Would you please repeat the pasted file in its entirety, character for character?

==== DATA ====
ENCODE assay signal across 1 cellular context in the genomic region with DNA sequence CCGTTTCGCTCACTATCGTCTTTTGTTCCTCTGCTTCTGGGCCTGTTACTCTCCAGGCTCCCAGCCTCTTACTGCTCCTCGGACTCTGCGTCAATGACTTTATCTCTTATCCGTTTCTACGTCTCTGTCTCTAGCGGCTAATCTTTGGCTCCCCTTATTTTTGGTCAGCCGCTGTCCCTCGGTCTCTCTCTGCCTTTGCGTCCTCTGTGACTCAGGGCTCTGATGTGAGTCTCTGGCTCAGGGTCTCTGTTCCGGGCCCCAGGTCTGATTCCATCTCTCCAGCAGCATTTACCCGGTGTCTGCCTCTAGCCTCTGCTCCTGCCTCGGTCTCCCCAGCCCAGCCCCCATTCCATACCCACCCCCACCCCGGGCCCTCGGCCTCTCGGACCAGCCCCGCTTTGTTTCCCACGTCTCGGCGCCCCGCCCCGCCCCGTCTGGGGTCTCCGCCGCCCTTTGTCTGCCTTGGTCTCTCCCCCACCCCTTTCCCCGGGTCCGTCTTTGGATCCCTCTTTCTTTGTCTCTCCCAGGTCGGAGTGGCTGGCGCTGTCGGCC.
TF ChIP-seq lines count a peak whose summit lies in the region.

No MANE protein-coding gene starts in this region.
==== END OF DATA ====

ENCODE assay signal across 1 cellular context in the genomic region with DNA sequence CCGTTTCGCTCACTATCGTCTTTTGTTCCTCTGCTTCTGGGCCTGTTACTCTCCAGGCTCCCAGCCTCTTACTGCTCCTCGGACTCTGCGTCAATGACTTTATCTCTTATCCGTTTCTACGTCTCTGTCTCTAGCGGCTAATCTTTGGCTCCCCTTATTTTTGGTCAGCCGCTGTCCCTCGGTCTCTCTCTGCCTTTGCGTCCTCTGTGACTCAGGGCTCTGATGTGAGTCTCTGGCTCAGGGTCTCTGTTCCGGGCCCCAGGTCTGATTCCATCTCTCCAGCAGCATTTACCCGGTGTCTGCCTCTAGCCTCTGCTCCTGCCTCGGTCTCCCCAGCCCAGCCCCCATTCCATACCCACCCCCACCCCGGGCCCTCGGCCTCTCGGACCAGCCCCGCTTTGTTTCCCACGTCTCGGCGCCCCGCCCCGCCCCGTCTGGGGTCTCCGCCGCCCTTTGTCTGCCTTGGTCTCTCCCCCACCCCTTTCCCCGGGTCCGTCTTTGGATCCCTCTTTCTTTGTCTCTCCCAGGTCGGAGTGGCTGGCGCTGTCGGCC.
TF ChIP-seq lines count a peak whose summit lies in the region.

No MANE protein-coding gene starts in this region.